BEND, Ore. – The second academic building on the Oregon State University – Cascades campus will be named Edward J. Ray Hall, honoring Oregon State’s most recent past president. The building is under construction and scheduled to open to students in fall 2021.
Ray championed student access to higher education and the creation of a university campus in Central Oregon for more than a decade. His leadership led to the expansion of OSU-Cascades to a four-year university in 2015 and the opening of its campus in Bend in the fall of 2016.
Ray served as Oregon State’s president for 17 years through June 2020. He now is president emeritus and a professor of economics in the OSU College of Liberal Arts.
“Ed Ray’s contributions to OSU-Cascades and all of Central Oregon were transformational,” said OSU President F. King Alexander. “His tireless advocacy for advancing higher education in the region will benefit countless future generations of Central Oregonians, and bring innovation, problem-solving and economic advancement to their communities and all of Oregon.”
The building name was suggested by an anonymous donor who sought to acknowledge Ray’s leadership of OSU and his contributions in advancing OSU-Cascades. The donor gave $5 million to the OSU Foundation in 2017 towards a $10 million fundraising goal that helped secure state bonds for the building.
Names of Oregon State’s buildings are reviewed by a university committee of faculty, staff and students and recommended to OSU’s president for approval. In this case, the building’s name was approved by the chair of OSU’s Board of Trustees.
Edward J. Ray Hall is part of OSU-Cascades’ planned expansion to a 3,000 to 5,000 student campus to serve educational attainment goals in the region and state.
“I believe deeply in the future of OSU-Cascades as an engine of economic growth and social progress for Central Oregon and beyond,” Ray said. “The naming of this academic building is an honor I will cherish forever. As OSU’s past president, I focused on advancing access to higher education for all Oregonians, and advancing the university’s research and outreach mission in service to others. OSU-Cascades is essential to this mission.”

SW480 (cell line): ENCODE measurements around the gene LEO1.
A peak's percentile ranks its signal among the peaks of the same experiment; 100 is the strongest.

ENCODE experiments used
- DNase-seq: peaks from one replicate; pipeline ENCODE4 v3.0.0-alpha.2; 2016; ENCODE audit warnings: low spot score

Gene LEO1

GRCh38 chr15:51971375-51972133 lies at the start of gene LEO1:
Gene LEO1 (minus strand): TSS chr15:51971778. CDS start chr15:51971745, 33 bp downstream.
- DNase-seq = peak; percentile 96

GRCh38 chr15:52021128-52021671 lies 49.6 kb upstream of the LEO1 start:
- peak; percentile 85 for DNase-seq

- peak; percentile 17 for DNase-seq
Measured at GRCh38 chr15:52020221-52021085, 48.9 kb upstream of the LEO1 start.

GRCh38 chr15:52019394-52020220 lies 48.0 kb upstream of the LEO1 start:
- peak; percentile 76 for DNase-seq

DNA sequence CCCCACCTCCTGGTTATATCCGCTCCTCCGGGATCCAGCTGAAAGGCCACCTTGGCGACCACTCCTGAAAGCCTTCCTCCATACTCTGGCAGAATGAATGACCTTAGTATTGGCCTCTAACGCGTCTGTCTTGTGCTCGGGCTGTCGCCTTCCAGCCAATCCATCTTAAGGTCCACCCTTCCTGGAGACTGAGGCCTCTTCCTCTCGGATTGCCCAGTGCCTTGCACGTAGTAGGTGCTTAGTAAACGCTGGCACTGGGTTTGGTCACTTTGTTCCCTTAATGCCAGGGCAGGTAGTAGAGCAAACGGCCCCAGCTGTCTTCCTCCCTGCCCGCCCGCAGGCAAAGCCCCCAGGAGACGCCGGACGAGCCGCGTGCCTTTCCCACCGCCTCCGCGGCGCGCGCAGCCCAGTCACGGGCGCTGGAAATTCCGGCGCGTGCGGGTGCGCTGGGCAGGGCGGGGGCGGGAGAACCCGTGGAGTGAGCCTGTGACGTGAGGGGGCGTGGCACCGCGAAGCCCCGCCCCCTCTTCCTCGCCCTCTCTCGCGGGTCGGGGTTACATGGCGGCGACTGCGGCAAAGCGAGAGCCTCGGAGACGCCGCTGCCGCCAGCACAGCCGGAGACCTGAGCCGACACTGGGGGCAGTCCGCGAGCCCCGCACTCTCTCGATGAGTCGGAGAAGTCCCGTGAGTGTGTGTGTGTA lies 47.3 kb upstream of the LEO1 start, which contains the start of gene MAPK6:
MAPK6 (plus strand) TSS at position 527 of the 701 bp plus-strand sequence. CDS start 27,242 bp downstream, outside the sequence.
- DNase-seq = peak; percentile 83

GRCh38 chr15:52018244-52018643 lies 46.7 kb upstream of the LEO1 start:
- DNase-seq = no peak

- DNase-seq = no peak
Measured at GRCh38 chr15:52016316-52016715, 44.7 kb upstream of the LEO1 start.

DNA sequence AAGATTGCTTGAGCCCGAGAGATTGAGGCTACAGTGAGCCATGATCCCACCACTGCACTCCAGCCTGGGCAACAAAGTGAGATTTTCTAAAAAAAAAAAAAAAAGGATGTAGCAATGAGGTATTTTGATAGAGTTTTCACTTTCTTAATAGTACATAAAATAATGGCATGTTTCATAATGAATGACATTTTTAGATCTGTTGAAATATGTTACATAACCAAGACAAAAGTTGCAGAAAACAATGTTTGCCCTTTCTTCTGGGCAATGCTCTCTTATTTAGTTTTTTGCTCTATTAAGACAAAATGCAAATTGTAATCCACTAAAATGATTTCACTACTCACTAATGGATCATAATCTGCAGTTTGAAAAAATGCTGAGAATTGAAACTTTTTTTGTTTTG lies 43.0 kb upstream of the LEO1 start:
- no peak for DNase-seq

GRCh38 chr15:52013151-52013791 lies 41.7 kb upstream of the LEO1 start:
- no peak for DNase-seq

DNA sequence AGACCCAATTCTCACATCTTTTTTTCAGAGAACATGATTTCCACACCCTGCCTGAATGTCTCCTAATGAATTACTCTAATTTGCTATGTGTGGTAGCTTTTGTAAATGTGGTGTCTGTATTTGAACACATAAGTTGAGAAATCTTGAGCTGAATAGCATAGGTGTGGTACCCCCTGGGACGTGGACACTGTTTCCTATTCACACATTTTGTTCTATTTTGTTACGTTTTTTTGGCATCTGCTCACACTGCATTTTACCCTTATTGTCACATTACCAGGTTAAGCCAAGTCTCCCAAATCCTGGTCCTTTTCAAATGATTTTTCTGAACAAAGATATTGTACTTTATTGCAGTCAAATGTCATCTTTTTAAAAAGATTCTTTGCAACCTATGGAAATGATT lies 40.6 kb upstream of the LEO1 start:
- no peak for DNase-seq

“I appreciate our donors’ generous contribution to this important academic building and their interest in recognizing President Emeritus Ray’s profound leadership,” said OSU-Cascades Vice President Becky Johnson. “The donors’ and Dr. Ray’s shared vision will inspire our faculty, staff and students as we honor Central Oregon’s 30-year quest for a vibrant four-year university.”
When it opens to students, Edward J. Ray Hall will house classrooms, laboratories and makerspaces where students will collaborate with one other and with faculty. The spaces will support OSU-Cascades degree programs in engineering, kinesiology, outdoor products and other programs, as well as a new doctoral program in physical therapy. The building will also provide student study and gathering areas, and presentation space.
The 50,000 square-foot, net zero energy-ready building features cross-laminated timber construction and will draw heating and cooling from geothermal energy sources located beneath the campus. All future OSU-Cascades buildings will be heated and cooled using geothermal energy.
“I am grateful to the anonymous lead donor and to others who so generously contributed to this project. The building, and the vibrant learning community it supports, will be a fitting legacy to both the donors and to President Emeritus Ray,” said Shawn L. Scoville, president and CEO of the OSU Foundation.
About OSU-Cascades: Oregon State University’s campus in Bend brings higher education to Central Oregon, the fastest growing region in the state. Surrounded by 2.5 million acres of mountains and high desert, OSU-Cascades is a top-tier research university where small classes accelerate faculty-student mentoring. Degree programs meet industry and economic needs in areas such as innovation and entrepreneurship, natural ecosystems, health and wellness, and arts and sciences, and prepare students for tomorrow’s challenges. OSU-Cascades is expanding to serve 3,000 to 5,000 students, building a 128-acre campus with net-zero goals.